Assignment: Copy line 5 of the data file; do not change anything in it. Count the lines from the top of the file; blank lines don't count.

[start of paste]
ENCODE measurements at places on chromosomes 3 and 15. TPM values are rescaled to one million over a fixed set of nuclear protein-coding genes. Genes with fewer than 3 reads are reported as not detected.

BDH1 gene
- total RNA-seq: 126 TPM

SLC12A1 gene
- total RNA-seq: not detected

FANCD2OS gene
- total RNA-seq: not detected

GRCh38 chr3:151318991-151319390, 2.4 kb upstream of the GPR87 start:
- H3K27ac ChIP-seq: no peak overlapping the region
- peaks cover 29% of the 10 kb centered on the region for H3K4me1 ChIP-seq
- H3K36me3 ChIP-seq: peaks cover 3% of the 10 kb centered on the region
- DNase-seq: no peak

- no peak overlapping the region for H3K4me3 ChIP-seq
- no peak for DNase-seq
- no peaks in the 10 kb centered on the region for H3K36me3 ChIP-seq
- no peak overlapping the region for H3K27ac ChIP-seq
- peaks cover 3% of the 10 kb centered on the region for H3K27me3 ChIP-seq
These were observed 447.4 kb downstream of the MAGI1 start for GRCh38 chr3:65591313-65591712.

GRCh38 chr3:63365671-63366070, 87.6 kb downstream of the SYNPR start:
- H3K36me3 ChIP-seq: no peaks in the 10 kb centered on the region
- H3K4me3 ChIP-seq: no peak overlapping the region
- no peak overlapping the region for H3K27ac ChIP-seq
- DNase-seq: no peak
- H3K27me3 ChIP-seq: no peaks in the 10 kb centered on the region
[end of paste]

- total RNA-seq: not detected